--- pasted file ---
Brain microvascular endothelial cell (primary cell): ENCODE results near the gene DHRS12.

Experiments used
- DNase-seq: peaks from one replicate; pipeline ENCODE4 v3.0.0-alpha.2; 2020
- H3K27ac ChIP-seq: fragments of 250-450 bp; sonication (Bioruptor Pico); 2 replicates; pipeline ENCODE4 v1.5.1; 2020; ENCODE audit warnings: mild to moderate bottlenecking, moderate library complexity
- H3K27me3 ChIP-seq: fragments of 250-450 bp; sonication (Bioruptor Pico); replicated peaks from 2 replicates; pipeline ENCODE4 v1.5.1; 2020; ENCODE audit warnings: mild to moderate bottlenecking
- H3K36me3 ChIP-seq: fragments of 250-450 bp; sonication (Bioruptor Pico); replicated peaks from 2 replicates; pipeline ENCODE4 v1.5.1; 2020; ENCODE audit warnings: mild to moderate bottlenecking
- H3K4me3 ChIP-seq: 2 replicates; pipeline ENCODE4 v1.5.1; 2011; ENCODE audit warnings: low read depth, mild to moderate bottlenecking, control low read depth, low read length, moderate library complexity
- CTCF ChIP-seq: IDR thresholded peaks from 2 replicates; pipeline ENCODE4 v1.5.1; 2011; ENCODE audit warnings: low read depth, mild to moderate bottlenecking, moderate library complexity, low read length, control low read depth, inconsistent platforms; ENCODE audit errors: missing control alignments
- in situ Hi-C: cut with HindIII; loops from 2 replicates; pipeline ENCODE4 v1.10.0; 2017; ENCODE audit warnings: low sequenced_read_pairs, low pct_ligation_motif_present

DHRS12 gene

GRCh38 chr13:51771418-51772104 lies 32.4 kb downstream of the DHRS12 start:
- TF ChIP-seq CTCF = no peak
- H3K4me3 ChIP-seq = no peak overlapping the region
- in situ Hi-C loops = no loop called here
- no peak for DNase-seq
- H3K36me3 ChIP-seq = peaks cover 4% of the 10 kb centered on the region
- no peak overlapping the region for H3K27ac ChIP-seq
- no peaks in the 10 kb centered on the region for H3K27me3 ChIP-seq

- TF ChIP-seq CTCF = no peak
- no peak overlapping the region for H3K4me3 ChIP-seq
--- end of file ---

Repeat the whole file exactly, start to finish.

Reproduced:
Brain microvascular endothelial cell (primary cell): ENCODE results near the gene DHRS12.

Experiments used
- DNase-seq: peaks from one replicate; pipeline ENCODE4 v3.0.0-alpha.2; 2020
- H3K27ac ChIP-seq: fragments of 250-450 bp; sonication (Bioruptor Pico); 2 replicates; pipeline ENCODE4 v1.5.1; 2020; ENCODE audit warnings: mild to moderate bottlenecking, moderate library complexity
- H3K27me3 ChIP-seq: fragments of 250-450 bp; sonication (Bioruptor Pico); replicated peaks from 2 replicates; pipeline ENCODE4 v1.5.1; 2020; ENCODE audit warnings: mild to moderate bottlenecking
- H3K36me3 ChIP-seq: fragments of 250-450 bp; sonication (Bioruptor Pico); replicated peaks from 2 replicates; pipeline ENCODE4 v1.5.1; 2020; ENCODE audit warnings: mild to moderate bottlenecking
- H3K4me3 ChIP-seq: 2 replicates; pipeline ENCODE4 v1.5.1; 2011; ENCODE audit warnings: low read depth, mild to moderate bottlenecking, control low read depth, low read length, moderate library complexity
- CTCF ChIP-seq: IDR thresholded peaks from 2 replicates; pipeline ENCODE4 v1.5.1; 2011; ENCODE audit warnings: low read depth, mild to moderate bottlenecking, moderate library complexity, low read length, control low read depth, inconsistent platforms; ENCODE audit errors: missing control alignments
- in situ Hi-C: cut with HindIII; loops from 2 replicates; pipeline ENCODE4 v1.10.0; 2017; ENCODE audit warnings: low sequenced_read_pairs, low pct_ligation_motif_present

DHRS12 gene

GRCh38 chr13:51771418-51772104 lies 32.4 kb downstream of the DHRS12 start:
- TF ChIP-seq CTCF = no peak
- H3K4me3 ChIP-seq = no peak overlapping the region
- in situ Hi-C loops = no loop called here
- no peak for DNase-seq
- H3K36me3 ChIP-seq = peaks cover 4% of the 10 kb centered on the region
- no peak overlapping the region for H3K27ac ChIP-seq
- no peaks in the 10 kb centered on the region for H3K27me3 ChIP-seq

- TF ChIP-seq CTCF = no peak
- no peak overlapping the region for H3K4me3 ChIP-seq